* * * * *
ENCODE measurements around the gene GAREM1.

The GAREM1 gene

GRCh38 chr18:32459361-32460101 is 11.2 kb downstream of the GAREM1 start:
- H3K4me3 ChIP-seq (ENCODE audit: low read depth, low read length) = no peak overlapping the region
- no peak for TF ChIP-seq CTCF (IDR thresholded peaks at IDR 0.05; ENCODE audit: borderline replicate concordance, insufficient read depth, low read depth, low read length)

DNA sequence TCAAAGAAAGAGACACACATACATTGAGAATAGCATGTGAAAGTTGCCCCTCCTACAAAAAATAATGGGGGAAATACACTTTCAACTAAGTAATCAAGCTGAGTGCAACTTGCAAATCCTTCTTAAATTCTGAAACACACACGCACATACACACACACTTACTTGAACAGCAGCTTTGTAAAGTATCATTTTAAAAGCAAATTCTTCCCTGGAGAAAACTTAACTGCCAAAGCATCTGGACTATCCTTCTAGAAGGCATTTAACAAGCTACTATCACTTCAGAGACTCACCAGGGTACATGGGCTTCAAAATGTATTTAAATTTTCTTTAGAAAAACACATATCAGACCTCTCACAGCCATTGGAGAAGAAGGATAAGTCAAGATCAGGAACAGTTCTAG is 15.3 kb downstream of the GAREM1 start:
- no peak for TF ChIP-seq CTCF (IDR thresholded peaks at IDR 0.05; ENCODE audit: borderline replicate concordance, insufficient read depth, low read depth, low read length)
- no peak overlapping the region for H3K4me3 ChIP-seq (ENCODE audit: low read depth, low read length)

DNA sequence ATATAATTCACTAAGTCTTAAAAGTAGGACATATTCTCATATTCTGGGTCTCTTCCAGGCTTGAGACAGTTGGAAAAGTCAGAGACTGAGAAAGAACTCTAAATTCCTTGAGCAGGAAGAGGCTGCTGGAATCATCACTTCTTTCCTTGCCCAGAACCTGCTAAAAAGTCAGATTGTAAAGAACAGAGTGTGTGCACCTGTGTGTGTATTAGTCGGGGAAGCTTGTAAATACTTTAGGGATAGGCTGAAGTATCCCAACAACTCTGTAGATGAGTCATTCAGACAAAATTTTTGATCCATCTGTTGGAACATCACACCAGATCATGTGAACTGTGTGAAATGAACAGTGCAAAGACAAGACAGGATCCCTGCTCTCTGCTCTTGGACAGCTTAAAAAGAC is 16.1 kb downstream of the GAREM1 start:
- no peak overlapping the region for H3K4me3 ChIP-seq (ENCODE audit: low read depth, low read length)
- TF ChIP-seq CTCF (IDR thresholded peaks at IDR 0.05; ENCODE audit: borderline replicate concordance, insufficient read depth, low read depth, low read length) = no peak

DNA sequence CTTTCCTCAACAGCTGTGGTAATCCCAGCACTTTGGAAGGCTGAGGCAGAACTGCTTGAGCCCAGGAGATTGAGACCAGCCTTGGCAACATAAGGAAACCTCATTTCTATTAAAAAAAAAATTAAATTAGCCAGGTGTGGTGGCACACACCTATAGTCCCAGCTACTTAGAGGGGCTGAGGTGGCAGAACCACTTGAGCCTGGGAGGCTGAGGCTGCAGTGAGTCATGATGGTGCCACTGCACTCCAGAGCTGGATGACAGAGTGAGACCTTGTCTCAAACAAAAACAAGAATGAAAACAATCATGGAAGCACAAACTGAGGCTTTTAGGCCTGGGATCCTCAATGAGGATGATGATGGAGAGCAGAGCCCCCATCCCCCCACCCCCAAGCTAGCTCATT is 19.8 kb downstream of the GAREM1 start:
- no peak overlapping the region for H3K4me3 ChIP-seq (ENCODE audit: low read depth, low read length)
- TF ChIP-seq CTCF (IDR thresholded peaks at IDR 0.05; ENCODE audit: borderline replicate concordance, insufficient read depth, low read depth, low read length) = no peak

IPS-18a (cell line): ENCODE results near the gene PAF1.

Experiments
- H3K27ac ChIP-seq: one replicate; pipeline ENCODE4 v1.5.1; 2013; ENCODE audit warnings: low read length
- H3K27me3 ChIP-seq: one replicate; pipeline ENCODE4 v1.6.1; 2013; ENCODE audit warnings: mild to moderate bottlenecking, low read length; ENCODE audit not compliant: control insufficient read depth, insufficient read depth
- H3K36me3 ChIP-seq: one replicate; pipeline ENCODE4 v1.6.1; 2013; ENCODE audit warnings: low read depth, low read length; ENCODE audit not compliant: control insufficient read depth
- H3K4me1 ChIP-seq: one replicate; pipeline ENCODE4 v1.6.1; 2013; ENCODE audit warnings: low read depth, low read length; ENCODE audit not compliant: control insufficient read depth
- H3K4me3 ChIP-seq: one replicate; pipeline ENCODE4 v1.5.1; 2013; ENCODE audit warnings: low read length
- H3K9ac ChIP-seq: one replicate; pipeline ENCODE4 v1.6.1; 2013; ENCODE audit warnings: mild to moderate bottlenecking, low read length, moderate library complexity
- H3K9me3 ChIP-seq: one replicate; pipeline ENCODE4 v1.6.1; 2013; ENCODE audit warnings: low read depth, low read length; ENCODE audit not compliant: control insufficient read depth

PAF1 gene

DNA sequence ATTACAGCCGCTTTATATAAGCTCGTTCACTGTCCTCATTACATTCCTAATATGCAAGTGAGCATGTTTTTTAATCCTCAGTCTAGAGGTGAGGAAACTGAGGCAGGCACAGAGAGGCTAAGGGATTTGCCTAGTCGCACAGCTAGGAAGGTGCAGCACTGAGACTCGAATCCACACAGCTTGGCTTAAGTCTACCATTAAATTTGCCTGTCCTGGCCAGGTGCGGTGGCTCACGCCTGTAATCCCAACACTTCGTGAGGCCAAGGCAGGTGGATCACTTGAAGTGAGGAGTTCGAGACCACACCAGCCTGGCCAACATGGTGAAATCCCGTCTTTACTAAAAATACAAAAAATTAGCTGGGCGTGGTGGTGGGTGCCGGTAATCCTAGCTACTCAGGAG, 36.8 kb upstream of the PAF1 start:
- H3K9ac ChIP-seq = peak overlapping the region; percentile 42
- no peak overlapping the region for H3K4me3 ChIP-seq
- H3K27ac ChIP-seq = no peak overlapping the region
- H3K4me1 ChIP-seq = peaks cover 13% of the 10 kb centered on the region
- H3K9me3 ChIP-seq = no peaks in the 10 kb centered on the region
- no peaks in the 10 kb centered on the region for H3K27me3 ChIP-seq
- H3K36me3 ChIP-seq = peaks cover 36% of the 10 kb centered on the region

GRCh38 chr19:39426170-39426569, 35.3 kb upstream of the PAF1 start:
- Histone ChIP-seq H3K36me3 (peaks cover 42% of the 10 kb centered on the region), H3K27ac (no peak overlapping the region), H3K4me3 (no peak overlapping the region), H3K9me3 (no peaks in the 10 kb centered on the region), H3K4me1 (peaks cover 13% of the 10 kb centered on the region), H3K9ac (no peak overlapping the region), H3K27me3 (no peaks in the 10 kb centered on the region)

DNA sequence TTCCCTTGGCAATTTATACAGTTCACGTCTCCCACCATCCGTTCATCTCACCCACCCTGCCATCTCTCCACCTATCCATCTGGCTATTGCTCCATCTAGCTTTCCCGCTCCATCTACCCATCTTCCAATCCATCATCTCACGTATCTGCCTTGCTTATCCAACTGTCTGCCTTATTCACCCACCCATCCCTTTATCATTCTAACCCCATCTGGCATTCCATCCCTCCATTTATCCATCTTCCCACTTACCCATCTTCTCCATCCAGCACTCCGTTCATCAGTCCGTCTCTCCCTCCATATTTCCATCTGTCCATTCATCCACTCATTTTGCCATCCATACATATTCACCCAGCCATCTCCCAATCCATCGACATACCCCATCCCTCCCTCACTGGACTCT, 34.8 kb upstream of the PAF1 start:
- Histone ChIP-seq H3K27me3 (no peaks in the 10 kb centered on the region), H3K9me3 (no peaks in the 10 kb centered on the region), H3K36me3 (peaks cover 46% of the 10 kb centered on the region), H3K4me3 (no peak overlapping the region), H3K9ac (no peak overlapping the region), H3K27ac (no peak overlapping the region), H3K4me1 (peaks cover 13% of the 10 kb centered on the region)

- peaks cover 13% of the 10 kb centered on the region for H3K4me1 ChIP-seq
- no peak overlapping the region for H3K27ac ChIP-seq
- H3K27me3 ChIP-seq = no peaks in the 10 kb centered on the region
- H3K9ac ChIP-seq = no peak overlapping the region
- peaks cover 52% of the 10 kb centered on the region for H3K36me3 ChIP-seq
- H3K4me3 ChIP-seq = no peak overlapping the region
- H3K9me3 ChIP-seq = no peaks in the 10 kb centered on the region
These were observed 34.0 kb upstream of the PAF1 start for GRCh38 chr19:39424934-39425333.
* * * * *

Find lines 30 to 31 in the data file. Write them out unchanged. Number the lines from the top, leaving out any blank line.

- H3K9me3 ChIP-seq = no peaks in the 10 kb centered on the region
- no peaks in the 10 kb centered on the region for H3K27me3 ChIP-seq